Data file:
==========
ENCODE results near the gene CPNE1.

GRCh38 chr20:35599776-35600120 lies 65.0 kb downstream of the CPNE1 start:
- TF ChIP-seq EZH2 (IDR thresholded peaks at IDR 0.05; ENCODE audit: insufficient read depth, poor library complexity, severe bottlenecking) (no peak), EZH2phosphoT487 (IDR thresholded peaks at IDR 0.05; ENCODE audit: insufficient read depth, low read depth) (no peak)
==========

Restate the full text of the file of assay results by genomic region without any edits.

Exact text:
ENCODE results near the gene CPNE1.

GRCh38 chr20:35599776-35600120 lies 65.0 kb downstream of the CPNE1 start:
- TF ChIP-seq EZH2 (IDR thresholded peaks at IDR 0.05; ENCODE audit: insufficient read depth, poor library complexity, severe bottlenecking) (no peak), EZH2phosphoT487 (IDR thresholded peaks at IDR 0.05; ENCODE audit: insufficient read depth, low read depth) (no peak)